No case exactly like the present one has been brought to our attention but there are many cases which hold that a person who treats a divorce decree as valid by remarrying is estopped from later denying its validity. E.g.: McDonald v. Neale, 35 Ill. App.2d 140, 182 N.E.2d 366 (1962); Pierotti v. Pierotti, 343 Ill. App. 116, 98 N.E.2d 875 (1951); Scase v. Johnson, 130 Ill. App. 35 (1906); Blume v. Blume, 6 NYS2d 516 (1938); Rediker v. Rediker, 35 Cal.2d 796, 221 P.2d 1 (1950). In the Pierotti case the court said: "[T]he rule is well and generally settled that one who accepts the benefits and privileges of a divorce decree by a remarriage, even though the decree be void for want of jurisdiction, is estopped from thereafter assailing such decree." In McDonald the court explained that, "The rule of estoppel, founded upon the public policy of protecting the marital status and good character of innocent third persons, . . . whose status has been finalized by decree of divorce, will not permit parties to assert inconsistent legal rights. . . ." The general rule is well stated in Restatement, Conflict of Laws (1934) subsection 112, comment A: "A spouse who treats as valid a decree for divorce by remarrying is precluded from subsequently disputing the validity of the decree although he neither obtained the decree nor was personally before the court which rendered it."
The defendant admits in his amended answer that he had been informed that the prior divorce proceeding was legal and that he was not advised that it might be otherwise until his attorney in the present litigation did so. It is evident that he accepted and recognized the Arizona decree. Public policy dictates that the defendant be estopped from challenging the validity of the prior decree. It would be grossly unfair to allow him to escape the obligations he has incurred to his second spouse, whom he married in reliance upon the validity of the prior divorce, and who undoubtedly married him in the belief that he was free to enter into a valid marriage, by asserting the nullity of the former decree. The law will not tolerate such inconsistent positions. The trial court did not err in striking the portions of the defendant's answer and counterclaim which pertained to this point.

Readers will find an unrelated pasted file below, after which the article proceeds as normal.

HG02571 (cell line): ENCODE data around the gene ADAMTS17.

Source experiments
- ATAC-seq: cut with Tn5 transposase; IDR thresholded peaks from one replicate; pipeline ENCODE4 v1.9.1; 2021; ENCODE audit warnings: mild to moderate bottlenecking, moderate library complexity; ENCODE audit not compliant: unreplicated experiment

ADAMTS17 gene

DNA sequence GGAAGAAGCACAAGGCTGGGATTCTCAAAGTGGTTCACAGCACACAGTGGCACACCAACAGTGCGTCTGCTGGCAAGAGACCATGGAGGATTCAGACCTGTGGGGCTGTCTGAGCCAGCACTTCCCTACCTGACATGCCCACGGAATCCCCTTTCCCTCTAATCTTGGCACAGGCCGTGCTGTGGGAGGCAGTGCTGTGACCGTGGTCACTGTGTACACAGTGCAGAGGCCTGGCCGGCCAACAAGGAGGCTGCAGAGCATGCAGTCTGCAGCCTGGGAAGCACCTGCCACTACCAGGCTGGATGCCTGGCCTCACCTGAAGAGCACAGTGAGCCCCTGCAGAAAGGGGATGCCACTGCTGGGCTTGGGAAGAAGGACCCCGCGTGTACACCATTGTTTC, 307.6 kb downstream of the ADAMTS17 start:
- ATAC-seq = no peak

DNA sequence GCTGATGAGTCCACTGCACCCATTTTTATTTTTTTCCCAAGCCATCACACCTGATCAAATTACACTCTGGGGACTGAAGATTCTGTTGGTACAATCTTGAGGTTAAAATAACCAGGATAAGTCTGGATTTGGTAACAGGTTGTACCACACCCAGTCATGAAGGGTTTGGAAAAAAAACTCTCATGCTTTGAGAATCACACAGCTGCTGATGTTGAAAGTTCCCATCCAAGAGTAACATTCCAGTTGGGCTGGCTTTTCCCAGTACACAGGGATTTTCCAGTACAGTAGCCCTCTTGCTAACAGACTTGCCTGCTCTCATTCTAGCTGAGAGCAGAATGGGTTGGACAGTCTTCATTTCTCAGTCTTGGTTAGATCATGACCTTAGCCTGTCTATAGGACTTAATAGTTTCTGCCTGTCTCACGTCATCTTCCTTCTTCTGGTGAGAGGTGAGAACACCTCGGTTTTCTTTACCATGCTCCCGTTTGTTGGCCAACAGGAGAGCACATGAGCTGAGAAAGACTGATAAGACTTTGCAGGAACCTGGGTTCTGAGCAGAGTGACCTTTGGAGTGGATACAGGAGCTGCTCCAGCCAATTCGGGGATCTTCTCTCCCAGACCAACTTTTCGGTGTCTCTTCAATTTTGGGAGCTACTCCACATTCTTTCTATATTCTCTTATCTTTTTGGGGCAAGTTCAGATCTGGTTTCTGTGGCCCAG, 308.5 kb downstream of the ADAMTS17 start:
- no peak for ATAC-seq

Furthermore, Ill Rev Stats 1963, c 40, par 1, declares in part that when there has been a bigamous marriage the injured party may obtain a divorce and dissolution of the marriage. Chapter 40, paragraph 20, provides that when a woman is granted a divorce from a man who had another spouse living at the time of the marriage, the court may allow the plaintiff alimony as in other divorce cases. While these provisions may not be used as the basis for our present holding because they were not raised in the trial court, they do demonstrate that it is not the policy of the legislature to frustrate a person in the plaintiff's position nor condone conduct such as the defendant's.
The defendant next urges that the trial court erred in allowing the plaintiff to amend her complaint during the trial to charge the additional ground of desertion. He claims that the plaintiff had not proven an independent ground for divorce at the time the amendment was permitted and therefore she did not have the right to assert a cause of action for desertion. The crux of the defendant's argument is that when a person abandons her spouse she must have done so for reasons that would entitle her to a divorce before she would have a cause of action for desertion and since no such reasons existed in the present case the plaintiff did not have an action for desertion.
The plaintiff originally charged the defendant with cruelty. She testified that the defendant struck her without cause and threatened to kill her with a rifle on August 20, 1962. The defendant denied this. The plaintiff further testified that on November 21, 1962, while she was at the home of a friend of the family, the defendant came in and struck her again. Her testimony as to the latter date was corroborated by the friend and his thirteen-year-old daughter.